Unite the union claims that job cuts are driven by shareholder greed—a view I share—despite the service having returned a record £311 million in profits, and that the business’s real plan is to eventually cut the six-day delivery service altogether and move to a three-day service model, as is the case in European countries such as Denmark. Sharon Graham has called on Royal Mail to step back from making any cuts. In her words:
“Royal Mail has no excuse for announcing these job cuts, especially at the same time as introducing ‘new’ bands on lower pay. That is just ‘fire and rehire’. They are not even losing money. Royal Mail’s private shareholders are doing very nicely…This is shameless boardroom greed looking to ruin a great UK name and a 500-year-old essential service.”
In this cost of living crisis, it would be remiss of me not to say that staff deserve an inflation-proof pay rise. CWU workers in Wales have relayed to me their concerns about the pay discussions in Royal Mail and have written to the Royal Mail Group chief executive in February and, following the lack of response, published an open letter to bring the union’s concerns into the open. The union made it clear that it found the delay in announcing the pay offer unacceptable given the cost of living crisis, and that the company is undermining trust.
Local CWU members are very aware that the business recently paid dividends to its shareholders to the tune of £400 million. Indeed, as of January 2022, a total of £1,725 million had been paid out in dividends to Royal Mail shareholders since privatisation by the Conservative-Lib Dem Government in 2013. I therefore fully support the CWU’s calls for Royal Mail to be renationalised, which would allow for the money paid in dividends to shareholders to be reinvested in the business to retain staff, fund a significant pay rise, which the staff deserve, support growth and improve service quality.
I would like to know whether the Minister supports the call for an inflation-proof pay rise for postal workers, and indeed all key workers. That is, I believe, the right and necessary thing to do in this current crisis. Diolch yn fawr.
It is a pleasure to serve under your chairmanship, Ms Ali. I congratulate the hon. Member for Dulwich and West Norwood (Helen Hayes) on securing the debate and I associate myself with the words of appreciation for postal workers that have already been expressed.
The recent postal disruption in my constituency hit a peak in the latter half of last year, so unsurprisingly much of the correspondence I received centred on its impact on the festive season, with Christmas cards and presents sent in November not arriving until the new year. I first got in touch with Royal Mail about my concerns about the Amersham sorting office in September 2021. The original responses were inadequate. It initially assured me that the delays were temporary and that, although reduced, service to the affected areas was still regular and being delivered rotationally every other day. Based on the testimonies of constituents shared with me in the following weeks, that was in no way an accurate representation of the situation on the ground.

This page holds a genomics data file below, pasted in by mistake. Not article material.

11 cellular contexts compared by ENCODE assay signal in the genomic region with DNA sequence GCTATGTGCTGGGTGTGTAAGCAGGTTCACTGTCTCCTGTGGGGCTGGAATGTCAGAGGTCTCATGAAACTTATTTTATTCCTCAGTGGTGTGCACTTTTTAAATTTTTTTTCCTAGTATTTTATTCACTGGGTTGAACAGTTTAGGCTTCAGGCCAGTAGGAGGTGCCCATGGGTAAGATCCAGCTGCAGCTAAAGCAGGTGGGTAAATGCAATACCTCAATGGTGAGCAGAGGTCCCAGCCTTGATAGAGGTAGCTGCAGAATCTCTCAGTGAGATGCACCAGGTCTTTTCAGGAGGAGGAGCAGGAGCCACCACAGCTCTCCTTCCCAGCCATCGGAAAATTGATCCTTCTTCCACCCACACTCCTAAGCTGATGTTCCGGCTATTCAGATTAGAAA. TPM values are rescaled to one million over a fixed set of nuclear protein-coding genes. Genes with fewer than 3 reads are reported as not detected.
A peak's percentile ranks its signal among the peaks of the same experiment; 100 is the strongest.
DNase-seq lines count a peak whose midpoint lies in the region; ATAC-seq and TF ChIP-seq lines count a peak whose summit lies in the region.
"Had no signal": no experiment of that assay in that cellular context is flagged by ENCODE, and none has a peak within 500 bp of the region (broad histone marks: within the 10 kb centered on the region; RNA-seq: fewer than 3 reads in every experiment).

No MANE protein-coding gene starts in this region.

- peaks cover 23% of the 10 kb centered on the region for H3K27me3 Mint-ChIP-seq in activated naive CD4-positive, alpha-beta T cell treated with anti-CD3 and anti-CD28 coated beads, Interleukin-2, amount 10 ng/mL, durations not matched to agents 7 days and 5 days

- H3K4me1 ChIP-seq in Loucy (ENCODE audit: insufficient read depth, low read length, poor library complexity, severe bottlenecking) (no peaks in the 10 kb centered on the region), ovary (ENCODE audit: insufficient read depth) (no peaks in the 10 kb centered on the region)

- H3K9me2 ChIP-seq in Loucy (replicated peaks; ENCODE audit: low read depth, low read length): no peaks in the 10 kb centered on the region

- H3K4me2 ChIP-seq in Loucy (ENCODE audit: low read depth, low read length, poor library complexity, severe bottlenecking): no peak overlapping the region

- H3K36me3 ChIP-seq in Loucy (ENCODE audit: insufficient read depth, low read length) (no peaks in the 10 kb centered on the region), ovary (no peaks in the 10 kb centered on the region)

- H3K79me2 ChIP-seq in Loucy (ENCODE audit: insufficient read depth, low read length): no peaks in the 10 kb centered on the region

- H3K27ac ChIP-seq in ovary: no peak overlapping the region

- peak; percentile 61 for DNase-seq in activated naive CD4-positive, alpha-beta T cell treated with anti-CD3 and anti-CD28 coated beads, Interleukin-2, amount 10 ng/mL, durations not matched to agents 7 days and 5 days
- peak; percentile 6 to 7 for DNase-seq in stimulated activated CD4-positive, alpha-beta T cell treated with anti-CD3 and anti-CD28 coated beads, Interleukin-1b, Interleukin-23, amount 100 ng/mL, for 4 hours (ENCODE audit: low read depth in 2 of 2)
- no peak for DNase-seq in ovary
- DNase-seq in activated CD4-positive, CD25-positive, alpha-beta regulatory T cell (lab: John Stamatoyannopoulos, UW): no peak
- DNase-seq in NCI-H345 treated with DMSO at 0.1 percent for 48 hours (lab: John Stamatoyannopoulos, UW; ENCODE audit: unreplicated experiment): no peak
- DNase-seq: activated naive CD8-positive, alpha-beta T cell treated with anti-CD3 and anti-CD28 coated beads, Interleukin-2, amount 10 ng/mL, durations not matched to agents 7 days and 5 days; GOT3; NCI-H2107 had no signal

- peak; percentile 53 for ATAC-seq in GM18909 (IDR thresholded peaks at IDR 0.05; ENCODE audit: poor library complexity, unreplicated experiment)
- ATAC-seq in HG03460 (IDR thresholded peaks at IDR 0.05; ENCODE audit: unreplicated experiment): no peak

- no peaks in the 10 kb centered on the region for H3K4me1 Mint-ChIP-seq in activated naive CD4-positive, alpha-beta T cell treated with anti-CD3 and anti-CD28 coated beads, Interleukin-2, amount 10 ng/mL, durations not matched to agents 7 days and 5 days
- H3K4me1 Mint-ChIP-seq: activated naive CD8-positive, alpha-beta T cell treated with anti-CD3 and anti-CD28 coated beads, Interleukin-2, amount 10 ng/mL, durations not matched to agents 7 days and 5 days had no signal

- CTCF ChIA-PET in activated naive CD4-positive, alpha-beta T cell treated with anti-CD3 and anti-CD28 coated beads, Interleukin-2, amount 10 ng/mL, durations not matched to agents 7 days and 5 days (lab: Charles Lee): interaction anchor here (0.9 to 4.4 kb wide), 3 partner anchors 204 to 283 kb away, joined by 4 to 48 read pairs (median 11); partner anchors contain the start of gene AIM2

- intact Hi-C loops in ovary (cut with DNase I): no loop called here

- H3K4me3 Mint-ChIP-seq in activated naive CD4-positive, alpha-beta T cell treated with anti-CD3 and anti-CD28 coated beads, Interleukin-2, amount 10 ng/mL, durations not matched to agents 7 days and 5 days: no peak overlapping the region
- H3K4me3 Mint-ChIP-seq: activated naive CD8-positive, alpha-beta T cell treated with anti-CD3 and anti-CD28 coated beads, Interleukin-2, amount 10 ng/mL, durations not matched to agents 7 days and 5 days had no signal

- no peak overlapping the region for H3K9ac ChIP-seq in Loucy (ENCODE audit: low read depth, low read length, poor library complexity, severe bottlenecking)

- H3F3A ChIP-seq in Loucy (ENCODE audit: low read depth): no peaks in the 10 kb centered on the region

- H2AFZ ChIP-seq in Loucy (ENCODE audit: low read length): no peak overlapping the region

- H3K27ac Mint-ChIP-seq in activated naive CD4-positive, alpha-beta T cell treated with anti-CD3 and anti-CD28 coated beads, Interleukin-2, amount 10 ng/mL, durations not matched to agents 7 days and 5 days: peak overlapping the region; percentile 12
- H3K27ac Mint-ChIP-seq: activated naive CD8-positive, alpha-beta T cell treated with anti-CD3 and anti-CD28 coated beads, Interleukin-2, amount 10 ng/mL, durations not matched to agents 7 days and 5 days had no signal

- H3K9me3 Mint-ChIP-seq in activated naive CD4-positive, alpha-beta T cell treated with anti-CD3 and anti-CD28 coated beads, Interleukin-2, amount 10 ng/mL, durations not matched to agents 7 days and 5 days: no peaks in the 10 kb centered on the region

One elderly constituent missed two long-awaited hospital appointments as the letters did not arrive until after the appointments were scheduled. Another told me that they ended up in rent arrears and debt after a delay in the delivery of a bank card. The same constituent was left without any form of identification as they waited for a new driving licence and the other identity documentation to be returned to them.
Of course, we all understand that Royal Mail has been dealing with a pandemic, and I am well aware of the difficulties caused by staff absences as a result. I understand why Ofcom decided to grant an exemption to Royal Mail’s universal service obligation, but the level of service we have been left with in places has been completely unacceptable. A few days’ delay is one thing; a month’s is another. If exemptions are granted, there should be an obligation to clarify what is and is not acceptable.
Royal Mail conceded that, as well as the pandemic and staff shortages, the difficulties at Amersham sorting office related to changes to the delivery rounds. It transpired that entire streets were missed off the routes, so some people were getting no mail at all. I have been in regular contact with Royal Mail about that since the autumn, and by the end of January things were largely in a much better place, but I have started to receive the same messages about postal delays to my inbox all over again. That is nothing to do with the exceptionally committed postal workers; there is something going wrong at a higher level.
I echo my colleagues’ calls for more detailed data, broken down at a more focused level. It is clear that reporting does not paint an accurate enough picture. In my area, the most severe disruption focused on the HP6, HP7 and HP8 areas. To ensure a more consistent service, Ofcom must require Royal Mail to provide more detailed data in order to root out the problems plaguing service delivery. Holding Royal Mail to account is desperately needed. The hard-working postal workers I have spoken to are not responsible for the backlog they are trying to clear.